Vendor Love:

Venue: Hummingbird Nest Ranch
Planning: Encore Event & Design
Photographer: Jordan Voth
Videographer: Rayne Films
DJ: Vox Djs
Catering: Contemporary Catering
Florals: Unique Floral Designs
Rentals: A Rental Connection
Dress: Galia Lahav

Lauren, thank you so much for sharing your wedding experiences with me! For any of my readers that are interested in learning more of her tips, visit her website at www.allsherote.com or follow her www.instagram.com/lauren_rote (…you will NOT be dissapointed!)

With love,

Girl with a diamond ring

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Diabetes on My Wedding Day

In honor of World Diabetes Day (November 14) and Diabetes Awareness Month (every November), I wanted to throw it back to a blog post that I wrote for Medtronic Diabetes over at The Loop Blog. It was published just a month after my wedding in 2015 and I love hearing my ‘newlywed voice’ again. So here it is, a throwback to my blog post on what it was like to be a bride living with type 1 diabetes. I have lived with it now for 18 years and while it is a very big part of me, it didn’t take away from my big day, and that’s what I was hoping for!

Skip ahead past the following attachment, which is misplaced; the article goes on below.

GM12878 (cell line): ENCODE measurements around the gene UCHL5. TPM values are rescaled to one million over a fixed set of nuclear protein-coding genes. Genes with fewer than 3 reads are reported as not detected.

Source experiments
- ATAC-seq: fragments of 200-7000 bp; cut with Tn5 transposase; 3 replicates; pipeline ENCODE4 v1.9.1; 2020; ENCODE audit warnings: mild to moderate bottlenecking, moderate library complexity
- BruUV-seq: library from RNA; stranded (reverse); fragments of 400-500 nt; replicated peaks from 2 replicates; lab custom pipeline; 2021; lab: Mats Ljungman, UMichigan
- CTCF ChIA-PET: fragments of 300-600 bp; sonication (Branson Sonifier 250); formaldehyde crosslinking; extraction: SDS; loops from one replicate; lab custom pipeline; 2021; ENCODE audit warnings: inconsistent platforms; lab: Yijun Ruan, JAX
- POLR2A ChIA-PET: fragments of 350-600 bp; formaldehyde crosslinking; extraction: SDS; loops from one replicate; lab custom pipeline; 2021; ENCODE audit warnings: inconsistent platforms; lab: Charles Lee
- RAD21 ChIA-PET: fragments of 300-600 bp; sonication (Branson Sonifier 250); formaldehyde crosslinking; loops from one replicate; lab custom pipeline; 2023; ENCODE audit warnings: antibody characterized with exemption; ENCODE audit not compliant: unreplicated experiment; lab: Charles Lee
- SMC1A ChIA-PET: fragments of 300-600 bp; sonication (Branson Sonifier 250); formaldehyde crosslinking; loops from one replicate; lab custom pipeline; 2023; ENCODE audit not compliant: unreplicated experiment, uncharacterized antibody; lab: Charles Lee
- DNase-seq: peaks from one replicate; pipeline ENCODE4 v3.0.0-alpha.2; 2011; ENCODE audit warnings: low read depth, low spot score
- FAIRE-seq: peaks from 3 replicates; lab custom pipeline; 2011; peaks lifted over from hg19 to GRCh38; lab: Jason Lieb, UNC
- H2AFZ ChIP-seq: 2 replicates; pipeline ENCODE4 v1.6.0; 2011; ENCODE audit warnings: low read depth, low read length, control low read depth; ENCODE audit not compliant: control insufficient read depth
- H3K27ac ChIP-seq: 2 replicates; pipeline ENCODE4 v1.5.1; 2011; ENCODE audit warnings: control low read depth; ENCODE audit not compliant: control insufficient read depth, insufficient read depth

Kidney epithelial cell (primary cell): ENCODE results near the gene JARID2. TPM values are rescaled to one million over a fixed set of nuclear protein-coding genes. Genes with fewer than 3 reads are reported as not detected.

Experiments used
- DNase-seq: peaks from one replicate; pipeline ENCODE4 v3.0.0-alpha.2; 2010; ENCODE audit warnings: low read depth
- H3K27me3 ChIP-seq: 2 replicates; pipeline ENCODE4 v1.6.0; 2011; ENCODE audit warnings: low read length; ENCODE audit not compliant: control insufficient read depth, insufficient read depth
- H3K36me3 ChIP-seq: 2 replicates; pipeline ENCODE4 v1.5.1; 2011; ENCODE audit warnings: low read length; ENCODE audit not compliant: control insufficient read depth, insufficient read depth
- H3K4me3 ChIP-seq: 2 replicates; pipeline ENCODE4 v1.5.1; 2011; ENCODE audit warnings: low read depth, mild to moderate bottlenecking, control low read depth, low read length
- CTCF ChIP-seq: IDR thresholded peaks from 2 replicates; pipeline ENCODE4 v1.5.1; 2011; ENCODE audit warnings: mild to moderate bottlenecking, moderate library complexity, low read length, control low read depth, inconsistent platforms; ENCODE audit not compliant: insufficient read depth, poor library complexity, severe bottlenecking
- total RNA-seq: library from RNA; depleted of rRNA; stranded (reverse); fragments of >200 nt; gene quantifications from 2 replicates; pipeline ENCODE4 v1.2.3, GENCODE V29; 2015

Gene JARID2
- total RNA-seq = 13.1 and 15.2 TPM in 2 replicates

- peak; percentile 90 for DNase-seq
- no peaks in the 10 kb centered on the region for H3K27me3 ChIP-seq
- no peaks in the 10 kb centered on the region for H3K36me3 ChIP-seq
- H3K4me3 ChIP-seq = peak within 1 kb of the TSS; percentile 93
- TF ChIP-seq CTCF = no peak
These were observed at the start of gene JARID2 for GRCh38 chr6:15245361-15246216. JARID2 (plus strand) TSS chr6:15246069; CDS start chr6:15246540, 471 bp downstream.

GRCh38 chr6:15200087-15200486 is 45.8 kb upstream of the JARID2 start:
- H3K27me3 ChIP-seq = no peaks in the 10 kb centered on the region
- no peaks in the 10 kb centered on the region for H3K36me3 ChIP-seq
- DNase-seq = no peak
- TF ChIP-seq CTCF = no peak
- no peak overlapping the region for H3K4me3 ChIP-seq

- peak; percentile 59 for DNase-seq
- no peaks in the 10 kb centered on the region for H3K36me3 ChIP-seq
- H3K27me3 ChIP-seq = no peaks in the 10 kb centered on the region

One of my favorite types of blog posts to read is how women with diabetes manage their diabetes on a wedding day. How does it fit in with the dress, the menu, the event flow? I’ve come to realize the reason a wedding stands out from other couple-of-hour events, like prom or a birthday party, is because so much planning goes into it, and it is a day that puts you in the spotlight. In my case, I spent one year focusing on all of the details.